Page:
Pope Francis states: that “capital sentences be commuted to a lesser punishment that allows for time and incentives for the reform of the offender.”(9) This is a very odd comment, in that there is no greater incentive to repent than a pending execution that is known in advance. Romano Amerio states the obvious: Some opposing capital punishment ". . . go on to assert that a life should not be ended because that would remove the possibility of making expiation, is to ignore the great truth that capital punishment is itself expiatory."(10) "In a humanistic religion expiation would of course be primarily the converting of a man to other men. On that view, time is needed to effect a reformation, and the time available should not be shortened." (10) "In God’s religion, on the other hand, expiation is primarily a recognition of the divine majesty and lordship, which can be and should be recognized at every moment, in accordance with the principle of the concentration of one’s moral life.” (10) Even a protestant Christian layman states the obvious: "One offensive aspect of this objection is the puny view of God that underlies it. God may be able to turn a murderer into a Christian if we give Him 30 years to do it – but not 30 days? Only by disobeying God can we populate His Kingdom for Him? It begins to sound a little like, "Let us do evil that good may come." (11) "If we spare those that God has commanded us to exterminate, we can't pretend we did it for His glory! The question once again is shown to be: What did God say? with the follow-up, Will we obey? What God said is clear: Whoever sheds man's blood, by man his blood shall be shed, for in the image of God He made man. (Genesis 9:6) He didn't say that to the Jews (there were no Jews yet); He said it to Noah and his family – to the entire population of the earth." (11) Furthermore, a unique benefit of the death penalty is that the offender knows the day of their death and therefore has a huge advantage over the rest of us and, most certainly over the innocent murder victim. ". . . a secondary measure of the love of God may be said to appear. For capital punishment provides the murderer with incentive to repentance which the ordinary man does not have, that is a definite date on which he is to meet his God. It is as if God thus providentially granted him a special inducement to repentance out of consideration of the enormity of his crime . . . the law grants to the condemned an opportunity which he did not grant to his victim, the opportunity to prepare to meet his God. Even divine justice here may be said to be tempered with mercy." Carey agrees with Saints Augustine and Aquinas, that executions represent mercy to the wrongdoer: (p. 116). Quaker biblical scholar Dr. Gervas A. Carey. A Professor of Bible and past President of George Fox College, Essays on the Death Penalty, T. Robert Ingram, ed., St. Thomas Press, Houston, 1963, 1992 St. Thomas Aquinas: "The fact that the evil, as long as they live, can be corrected from their errors does not prohibit the fact that they may be justly executed, for the danger which threatens from their way of life is greater and more certain than the good which may be expected from their improvement. They also have at that critical point of death the opportunity to be converted to God through repentance. And if they are so stubborn that even at the point of death their heart does not draw back from evil, it is possible to make a highly probable judgement that they would never come away from evil to the right use of their powers." Summa Contra Gentiles, Book III, 146. 9) Pope Francis 10) “Amerio on capital punishment “, Chapter XXVI, 187. The death penalty, from the book Iota Unum, May 25, 2007 , 11) Jesus and the death penalty: "They may become Christians", Dan Popp, June 23, 2013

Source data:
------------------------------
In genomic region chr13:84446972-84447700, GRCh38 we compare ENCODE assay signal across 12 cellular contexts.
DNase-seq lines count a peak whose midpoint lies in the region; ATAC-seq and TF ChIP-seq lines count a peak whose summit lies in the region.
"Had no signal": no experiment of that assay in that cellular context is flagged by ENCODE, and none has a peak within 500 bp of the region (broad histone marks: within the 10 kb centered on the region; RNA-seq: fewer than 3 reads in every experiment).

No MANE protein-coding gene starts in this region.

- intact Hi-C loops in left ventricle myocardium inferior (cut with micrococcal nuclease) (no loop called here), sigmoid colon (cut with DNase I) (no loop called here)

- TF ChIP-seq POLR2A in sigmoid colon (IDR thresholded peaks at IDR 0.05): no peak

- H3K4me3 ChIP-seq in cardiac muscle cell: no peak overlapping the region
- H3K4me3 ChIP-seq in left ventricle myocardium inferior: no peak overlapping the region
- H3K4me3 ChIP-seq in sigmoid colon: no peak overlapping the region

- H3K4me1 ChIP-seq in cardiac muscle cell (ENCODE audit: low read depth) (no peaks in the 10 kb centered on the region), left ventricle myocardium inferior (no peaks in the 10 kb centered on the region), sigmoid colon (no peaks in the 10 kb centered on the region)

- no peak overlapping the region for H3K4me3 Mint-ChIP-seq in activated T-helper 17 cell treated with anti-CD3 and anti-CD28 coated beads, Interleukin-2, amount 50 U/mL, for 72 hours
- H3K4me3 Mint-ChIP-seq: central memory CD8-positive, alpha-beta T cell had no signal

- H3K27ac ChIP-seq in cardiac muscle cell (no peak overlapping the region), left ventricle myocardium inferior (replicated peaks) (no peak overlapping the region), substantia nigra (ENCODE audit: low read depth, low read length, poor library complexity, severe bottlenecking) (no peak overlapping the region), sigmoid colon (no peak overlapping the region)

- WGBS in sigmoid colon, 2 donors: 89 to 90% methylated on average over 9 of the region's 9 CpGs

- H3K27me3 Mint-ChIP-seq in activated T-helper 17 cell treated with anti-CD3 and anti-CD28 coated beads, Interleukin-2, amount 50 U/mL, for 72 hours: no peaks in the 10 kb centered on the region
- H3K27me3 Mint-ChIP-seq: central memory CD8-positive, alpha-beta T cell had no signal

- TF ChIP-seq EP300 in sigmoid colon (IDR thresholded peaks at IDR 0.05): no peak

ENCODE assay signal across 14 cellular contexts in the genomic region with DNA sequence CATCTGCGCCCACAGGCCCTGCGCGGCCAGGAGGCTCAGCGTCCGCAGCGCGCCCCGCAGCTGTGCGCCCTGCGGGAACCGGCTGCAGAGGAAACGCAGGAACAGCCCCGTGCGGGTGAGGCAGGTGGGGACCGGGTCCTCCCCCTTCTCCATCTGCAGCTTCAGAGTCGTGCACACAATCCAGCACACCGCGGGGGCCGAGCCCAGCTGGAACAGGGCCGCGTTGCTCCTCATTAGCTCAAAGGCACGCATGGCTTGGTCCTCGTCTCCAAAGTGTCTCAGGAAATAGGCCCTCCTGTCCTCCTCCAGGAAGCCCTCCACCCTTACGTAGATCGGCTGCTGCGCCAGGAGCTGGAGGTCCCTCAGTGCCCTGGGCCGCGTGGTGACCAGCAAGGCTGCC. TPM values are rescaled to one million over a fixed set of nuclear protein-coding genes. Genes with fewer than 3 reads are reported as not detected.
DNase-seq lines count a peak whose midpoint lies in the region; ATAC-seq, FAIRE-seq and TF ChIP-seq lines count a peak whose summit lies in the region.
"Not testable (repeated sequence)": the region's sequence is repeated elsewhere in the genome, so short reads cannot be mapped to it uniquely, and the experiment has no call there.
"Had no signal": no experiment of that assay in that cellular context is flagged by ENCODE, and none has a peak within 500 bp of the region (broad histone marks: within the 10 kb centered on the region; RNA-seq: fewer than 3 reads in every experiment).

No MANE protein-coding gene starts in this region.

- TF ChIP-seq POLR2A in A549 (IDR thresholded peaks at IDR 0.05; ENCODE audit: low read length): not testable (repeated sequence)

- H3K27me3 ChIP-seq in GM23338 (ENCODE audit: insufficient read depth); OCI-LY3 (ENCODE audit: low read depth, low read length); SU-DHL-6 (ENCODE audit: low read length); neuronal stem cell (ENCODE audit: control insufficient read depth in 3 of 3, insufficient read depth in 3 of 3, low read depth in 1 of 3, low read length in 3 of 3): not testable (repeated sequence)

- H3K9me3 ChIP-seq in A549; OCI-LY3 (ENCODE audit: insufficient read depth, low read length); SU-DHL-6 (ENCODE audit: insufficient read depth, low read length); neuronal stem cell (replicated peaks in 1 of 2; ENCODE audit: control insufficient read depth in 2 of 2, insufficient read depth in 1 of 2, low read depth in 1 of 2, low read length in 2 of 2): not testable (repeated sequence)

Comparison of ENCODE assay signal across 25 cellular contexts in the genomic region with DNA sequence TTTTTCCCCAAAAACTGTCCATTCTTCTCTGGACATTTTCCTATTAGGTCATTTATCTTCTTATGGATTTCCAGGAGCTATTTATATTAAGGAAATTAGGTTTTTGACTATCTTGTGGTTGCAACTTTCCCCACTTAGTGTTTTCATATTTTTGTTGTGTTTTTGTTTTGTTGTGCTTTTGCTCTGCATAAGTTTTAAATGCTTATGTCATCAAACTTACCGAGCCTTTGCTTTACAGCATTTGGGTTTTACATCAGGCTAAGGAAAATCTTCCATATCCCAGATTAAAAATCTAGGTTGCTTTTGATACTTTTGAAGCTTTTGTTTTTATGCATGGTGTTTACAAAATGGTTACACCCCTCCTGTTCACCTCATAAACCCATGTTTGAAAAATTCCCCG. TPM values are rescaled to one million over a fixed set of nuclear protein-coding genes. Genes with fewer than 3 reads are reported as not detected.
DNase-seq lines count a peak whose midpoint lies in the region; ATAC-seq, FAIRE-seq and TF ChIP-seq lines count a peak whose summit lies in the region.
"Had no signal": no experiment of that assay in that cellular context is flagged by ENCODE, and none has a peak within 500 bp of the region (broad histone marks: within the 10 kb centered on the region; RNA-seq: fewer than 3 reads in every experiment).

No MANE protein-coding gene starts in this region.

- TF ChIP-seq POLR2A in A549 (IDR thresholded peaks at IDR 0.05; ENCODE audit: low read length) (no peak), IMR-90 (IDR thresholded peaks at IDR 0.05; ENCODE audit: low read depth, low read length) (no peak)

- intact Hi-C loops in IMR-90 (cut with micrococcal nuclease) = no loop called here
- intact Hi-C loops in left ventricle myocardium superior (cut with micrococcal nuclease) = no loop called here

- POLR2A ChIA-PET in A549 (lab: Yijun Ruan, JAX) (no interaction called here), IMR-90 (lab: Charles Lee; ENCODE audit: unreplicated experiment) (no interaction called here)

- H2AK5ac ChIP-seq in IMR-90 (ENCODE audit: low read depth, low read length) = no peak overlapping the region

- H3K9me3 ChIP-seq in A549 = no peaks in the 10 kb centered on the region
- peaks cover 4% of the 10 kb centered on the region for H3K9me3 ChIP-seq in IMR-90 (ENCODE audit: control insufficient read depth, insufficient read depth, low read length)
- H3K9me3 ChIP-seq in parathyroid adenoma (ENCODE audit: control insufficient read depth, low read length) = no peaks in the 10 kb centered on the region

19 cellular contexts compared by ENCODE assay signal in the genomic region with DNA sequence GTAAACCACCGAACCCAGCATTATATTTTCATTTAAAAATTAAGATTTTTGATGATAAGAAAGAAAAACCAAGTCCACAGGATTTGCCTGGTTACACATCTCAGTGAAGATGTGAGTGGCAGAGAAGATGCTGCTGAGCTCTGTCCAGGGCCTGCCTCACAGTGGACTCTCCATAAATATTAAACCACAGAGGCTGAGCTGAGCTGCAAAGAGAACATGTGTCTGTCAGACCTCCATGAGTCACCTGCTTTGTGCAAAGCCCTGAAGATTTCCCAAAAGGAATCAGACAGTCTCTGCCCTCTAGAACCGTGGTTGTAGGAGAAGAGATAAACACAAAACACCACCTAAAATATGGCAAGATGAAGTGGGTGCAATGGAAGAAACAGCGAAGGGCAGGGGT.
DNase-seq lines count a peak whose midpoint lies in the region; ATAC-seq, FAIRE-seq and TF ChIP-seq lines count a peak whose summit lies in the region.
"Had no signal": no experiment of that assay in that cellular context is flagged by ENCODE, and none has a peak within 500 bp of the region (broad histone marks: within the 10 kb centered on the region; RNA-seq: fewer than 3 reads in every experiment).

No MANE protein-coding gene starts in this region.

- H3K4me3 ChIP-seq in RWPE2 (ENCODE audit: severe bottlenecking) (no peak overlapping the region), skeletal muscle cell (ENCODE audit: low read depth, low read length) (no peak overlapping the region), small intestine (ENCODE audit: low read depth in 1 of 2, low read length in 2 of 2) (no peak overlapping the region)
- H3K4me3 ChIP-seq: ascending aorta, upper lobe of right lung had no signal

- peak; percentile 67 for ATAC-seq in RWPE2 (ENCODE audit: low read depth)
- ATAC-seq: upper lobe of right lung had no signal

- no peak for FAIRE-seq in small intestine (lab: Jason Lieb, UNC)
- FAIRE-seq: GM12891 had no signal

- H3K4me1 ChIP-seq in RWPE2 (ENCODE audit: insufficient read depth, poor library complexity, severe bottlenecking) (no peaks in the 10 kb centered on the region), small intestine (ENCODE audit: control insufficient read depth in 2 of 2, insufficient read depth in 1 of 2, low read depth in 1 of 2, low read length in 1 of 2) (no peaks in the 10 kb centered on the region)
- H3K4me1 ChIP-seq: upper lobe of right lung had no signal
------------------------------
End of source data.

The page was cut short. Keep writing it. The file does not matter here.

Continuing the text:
Dudley Sharp
6 years 11 months ago
. There is this additional problem: CCC 2267: "without definitively taking away from him the possibility of redeeming himself". The Catechism finds that we should end the death penalty in order to provide alternate sanctions "without definitively taking away from him (the unjust aggressor) the possibility of redeeming himself" (2267) First, the Catechism states, above, that the wrongdoer redeems himself. The biblical/theological realities find that all wrongdoers can/should seek redemption, but that God provides redemption to the wrongdoer by His grace. Wrongdoers can only seek redemption, they cannot provide it to themselves. Again, a poorly written section. Secondly, the Church is, hereby, stating that the death penalty is "taking away from him (the executed party) the possibility of redeeming himself". (2267) The Catechism is stating that the God invoked sanction of death takes away the possibility of redemption. Think about that. There is nothing to defend such a claim, in such a context. All of our sins have us die "early". Is there a case, whereby God has erased the possibility of our redemption, solely because of our earthly and "early" deaths? Such an interpretation is, in context, flatly, against God's message and cannot stand. The biblical record, its interpretations, the Magesterium and virtually all knowledgeable Christian scholars and laymen, Catholic or not, find that the universal blessing that God gives us is that we all have the opportunity of being redeemed "before we die". The death penalty does not/cannot take that away anymore than does a car wreck, cancer, old age or any other "earthly" and "early" death, meaning all deaths, because of our sins. We all die "early" because of our sins. It is as if the Church had, completely, forgotten the meaning of St. Dismas' death, his words exchanged with Jesus and the promise to come. (8) Thus, the Catechism, wrongly, finds that all "early" deaths, meaning all earthly deaths, negate the possibility of our being redeemed. Such is an astonishing claim, if not much worse. In God's perfection, we suffer an "early" death, because of our sins. The Catechism wrongly tells us that our "early" deaths takes away the possibility of our being redeemed. It can't and does not. God gives all of us the opportunity of redemption, in His grace, before our earthly and early deaths, no matter what that death may be. This newest Catechism cannot rewrite that, even though it is trying to. 8) Luke 23:39-43 "Now one of the criminals hanging there reviled Jesus, saying, "Are you not the Messiah? Save yourself and us." The other, however, rebuking him, said in reply, "Have you no fear of God, for you are subject to the same condemnation? And indeed, we have been condemned justly, for the sentence we received corresponds to our crimes, but this man has done nothing criminal." Then he said, "Jesus, remember me when you come into your kingdom." (Jesus) replied to him, "Amen, I say to you, today you will be with me in Paradise." (NAB). It is not about the method of earthly death, but the message of eternal salvation.
Dudley Sharp
6 years 11 months ago
Read this in the context of David Paul Hammer. Pope John Paul II understood this. He wrote in “The Gospel of Life” (1995), “Modern society has the means of effectively suppressing crime by rendering criminals harmless without definitively denying them the chance to reform.” Hammer was in prison when he murdered Andrew Hunt Marti, denying him more time to reform. As Pope John Paul II may not have known, it is, often, quite difficult to render criminals harmless, In reality, the only way to "render them harmless" is death. Hammer being just one example of many. Prisoners harm and murder, again, in prison, after escape, after improper release and by directing criminal enterprises both in prison and in the free world, through proxies, as well as direct control, via contraband cell phones.